It’s a bit of legal ass-coverage that many airlines rarely employ, but its there for Just such an occasion as this. The bottom line Is tnls; tne world Is Decomlng a more expensive Tor everyone. we are at tne polnt where as a society we expect to pay more for things we need to live such as food, gas, transportation, everything. The only things that are getting cheaper are fast food tems and that may part of the problem though Mark Bittman disagrees. THE “fact” that Junk food is cheaper than real food has become a reflexive part of how we explain why so many Americans are overweight, particularly those with lower incomes.
I frequently read confident statements like, “when a bag of chips is cheaper than a head of broccoli … ” or “it’s more affordable to feed a family of four at McDonald’s than to cook a healthy meal for them at home. ” This is wrong(Bittman). He may be correct in that going to a store and buying groceries using coupons or 2 or one deals will save you money in the long run but for people who work, have children, and other obligations, fast food is significantly more feasible.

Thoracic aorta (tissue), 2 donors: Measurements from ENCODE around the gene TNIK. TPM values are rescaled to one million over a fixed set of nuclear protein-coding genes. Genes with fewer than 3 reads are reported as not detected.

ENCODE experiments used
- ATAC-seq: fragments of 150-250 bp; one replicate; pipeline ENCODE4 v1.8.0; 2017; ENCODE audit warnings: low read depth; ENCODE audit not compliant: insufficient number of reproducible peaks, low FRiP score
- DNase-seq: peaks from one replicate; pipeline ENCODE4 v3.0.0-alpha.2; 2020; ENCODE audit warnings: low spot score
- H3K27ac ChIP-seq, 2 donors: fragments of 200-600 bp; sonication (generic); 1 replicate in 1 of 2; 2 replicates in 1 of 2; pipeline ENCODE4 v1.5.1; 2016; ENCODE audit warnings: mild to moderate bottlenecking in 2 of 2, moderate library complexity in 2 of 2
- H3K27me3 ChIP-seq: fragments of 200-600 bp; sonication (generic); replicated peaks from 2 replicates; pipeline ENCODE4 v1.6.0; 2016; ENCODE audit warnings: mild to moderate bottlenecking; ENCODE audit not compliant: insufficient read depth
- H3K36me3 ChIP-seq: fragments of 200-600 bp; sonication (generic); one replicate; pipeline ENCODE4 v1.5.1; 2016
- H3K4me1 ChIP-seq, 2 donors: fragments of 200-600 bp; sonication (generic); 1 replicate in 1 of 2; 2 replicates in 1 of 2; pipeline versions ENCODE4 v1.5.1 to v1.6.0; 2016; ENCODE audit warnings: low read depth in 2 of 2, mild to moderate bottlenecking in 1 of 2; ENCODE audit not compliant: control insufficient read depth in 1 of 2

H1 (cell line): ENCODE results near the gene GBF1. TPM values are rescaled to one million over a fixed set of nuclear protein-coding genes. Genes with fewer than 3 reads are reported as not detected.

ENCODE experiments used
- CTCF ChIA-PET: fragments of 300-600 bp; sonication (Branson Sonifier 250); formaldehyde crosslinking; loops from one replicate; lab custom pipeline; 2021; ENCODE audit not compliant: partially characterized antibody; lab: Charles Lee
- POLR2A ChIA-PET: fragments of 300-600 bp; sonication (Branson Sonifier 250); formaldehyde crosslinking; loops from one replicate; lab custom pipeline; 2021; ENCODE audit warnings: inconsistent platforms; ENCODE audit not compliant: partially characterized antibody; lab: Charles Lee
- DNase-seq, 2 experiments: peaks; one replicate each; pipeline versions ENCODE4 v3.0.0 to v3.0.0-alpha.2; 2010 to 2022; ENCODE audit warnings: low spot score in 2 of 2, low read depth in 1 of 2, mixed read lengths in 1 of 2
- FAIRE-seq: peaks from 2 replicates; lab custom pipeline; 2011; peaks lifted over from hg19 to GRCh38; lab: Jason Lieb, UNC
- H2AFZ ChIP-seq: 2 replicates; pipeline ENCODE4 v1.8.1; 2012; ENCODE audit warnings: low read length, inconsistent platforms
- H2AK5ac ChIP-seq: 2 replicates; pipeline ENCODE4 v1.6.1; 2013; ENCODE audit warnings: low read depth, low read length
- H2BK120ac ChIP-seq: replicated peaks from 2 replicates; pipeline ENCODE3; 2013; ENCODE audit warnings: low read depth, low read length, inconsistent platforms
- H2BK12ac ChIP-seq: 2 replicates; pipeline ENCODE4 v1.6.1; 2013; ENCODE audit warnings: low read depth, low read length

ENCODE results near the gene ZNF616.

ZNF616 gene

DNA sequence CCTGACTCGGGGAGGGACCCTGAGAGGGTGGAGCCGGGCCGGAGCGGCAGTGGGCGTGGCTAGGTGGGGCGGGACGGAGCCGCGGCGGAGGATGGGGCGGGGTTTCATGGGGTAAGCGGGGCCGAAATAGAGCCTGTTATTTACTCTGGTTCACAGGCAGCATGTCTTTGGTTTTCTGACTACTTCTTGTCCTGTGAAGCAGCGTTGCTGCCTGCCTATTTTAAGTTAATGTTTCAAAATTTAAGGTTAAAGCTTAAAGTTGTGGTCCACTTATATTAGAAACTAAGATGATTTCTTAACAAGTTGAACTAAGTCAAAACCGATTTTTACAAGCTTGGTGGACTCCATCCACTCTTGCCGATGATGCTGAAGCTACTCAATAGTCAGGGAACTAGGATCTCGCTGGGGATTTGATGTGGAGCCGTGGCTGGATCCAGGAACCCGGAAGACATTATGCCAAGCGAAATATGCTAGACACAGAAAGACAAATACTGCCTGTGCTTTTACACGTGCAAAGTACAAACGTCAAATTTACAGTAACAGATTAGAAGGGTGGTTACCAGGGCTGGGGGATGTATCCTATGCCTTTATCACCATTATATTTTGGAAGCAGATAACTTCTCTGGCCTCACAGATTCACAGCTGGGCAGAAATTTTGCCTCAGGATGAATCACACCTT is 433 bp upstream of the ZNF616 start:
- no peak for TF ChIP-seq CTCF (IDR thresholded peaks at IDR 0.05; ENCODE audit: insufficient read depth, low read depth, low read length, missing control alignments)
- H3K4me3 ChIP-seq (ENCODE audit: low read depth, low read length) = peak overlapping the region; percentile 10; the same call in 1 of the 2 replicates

The backlash to this is heavier Americans. And heavier Americans cause more drag in vehicles such as airplanes therefore using more gas and money. Combine that with the sheer annoyance many feel by being pinned in a seat due to an obese seat mate after already going through the hell that TSA puts everyone through and you have a legitimate reason to charge more to those you use more of the product which in this case is airplane space.